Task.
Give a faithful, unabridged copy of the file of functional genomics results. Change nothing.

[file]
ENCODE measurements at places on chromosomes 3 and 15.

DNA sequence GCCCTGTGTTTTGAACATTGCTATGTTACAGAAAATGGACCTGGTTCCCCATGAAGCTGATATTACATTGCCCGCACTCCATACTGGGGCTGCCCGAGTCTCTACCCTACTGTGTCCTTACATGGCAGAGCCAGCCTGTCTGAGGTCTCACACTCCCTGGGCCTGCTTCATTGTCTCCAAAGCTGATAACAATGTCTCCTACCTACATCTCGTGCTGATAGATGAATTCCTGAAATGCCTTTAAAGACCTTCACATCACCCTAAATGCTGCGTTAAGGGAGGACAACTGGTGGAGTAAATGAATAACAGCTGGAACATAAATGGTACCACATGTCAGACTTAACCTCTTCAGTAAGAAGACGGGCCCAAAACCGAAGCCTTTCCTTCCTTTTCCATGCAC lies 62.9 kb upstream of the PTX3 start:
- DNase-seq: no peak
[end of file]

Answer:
ENCODE measurements at places on chromosomes 3 and 15.

DNA sequence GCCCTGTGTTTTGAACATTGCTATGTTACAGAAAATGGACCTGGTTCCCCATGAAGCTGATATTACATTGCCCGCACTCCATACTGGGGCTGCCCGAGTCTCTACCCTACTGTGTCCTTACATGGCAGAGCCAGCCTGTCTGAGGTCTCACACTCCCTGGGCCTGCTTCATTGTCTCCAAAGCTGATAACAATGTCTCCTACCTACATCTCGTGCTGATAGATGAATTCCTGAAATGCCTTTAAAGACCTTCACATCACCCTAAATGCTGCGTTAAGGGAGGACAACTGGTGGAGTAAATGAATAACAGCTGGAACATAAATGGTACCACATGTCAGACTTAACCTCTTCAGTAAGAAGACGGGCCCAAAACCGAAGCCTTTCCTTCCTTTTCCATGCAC lies 62.9 kb upstream of the PTX3 start:
- DNase-seq: no peak